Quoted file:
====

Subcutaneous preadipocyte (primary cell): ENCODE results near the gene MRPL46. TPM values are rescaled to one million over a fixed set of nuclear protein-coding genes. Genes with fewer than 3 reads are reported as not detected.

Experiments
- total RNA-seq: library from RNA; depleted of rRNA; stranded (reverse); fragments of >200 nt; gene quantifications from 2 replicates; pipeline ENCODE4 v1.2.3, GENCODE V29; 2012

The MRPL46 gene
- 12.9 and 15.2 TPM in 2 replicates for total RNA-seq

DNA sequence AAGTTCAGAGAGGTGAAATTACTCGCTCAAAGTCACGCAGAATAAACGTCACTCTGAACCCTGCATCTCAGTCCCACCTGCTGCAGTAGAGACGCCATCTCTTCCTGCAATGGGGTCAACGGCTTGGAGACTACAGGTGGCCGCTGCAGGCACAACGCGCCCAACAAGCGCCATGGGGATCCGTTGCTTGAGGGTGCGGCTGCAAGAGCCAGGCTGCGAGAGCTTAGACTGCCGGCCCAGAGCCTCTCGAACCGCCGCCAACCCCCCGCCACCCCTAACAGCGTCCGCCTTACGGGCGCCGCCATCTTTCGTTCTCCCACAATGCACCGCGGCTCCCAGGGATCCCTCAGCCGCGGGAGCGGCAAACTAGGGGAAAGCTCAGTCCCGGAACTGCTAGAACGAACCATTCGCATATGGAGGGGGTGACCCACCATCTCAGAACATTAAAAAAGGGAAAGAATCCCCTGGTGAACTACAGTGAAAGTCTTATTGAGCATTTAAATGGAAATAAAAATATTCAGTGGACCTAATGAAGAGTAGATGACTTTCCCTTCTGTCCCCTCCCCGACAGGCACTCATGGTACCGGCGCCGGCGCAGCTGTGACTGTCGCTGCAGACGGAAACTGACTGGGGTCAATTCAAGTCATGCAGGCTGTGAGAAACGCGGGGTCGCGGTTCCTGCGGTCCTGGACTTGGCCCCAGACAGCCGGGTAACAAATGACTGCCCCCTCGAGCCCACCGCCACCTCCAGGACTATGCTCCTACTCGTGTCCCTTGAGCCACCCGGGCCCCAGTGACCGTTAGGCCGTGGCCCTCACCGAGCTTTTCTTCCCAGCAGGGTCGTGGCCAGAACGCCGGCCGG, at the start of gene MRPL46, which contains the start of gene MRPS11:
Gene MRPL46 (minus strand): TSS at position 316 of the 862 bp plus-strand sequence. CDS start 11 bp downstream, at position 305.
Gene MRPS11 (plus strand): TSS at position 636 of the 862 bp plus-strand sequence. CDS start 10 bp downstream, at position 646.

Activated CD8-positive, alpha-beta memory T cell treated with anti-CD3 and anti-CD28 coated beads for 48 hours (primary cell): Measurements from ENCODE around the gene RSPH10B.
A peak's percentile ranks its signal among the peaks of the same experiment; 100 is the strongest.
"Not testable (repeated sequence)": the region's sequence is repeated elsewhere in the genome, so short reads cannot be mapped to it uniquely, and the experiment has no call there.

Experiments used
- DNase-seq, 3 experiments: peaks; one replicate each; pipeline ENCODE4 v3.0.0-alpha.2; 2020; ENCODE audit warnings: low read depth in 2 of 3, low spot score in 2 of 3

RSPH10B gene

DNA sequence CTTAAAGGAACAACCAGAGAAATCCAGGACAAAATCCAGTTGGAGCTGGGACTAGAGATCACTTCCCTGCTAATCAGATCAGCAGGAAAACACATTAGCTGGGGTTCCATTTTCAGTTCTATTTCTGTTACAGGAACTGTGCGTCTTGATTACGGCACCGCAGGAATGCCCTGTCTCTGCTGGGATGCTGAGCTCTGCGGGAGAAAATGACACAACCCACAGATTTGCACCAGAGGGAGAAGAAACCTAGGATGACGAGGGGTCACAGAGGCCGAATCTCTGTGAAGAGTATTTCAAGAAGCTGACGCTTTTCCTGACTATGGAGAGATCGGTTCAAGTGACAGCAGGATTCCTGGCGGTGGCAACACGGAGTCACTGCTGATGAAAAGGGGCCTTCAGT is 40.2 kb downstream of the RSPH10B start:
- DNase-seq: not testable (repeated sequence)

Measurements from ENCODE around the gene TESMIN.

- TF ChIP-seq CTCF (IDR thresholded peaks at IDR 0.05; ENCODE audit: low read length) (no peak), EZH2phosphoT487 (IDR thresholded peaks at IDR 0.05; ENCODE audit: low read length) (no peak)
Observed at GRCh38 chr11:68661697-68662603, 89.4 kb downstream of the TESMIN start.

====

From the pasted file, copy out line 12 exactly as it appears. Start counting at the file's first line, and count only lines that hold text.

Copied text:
Experiments used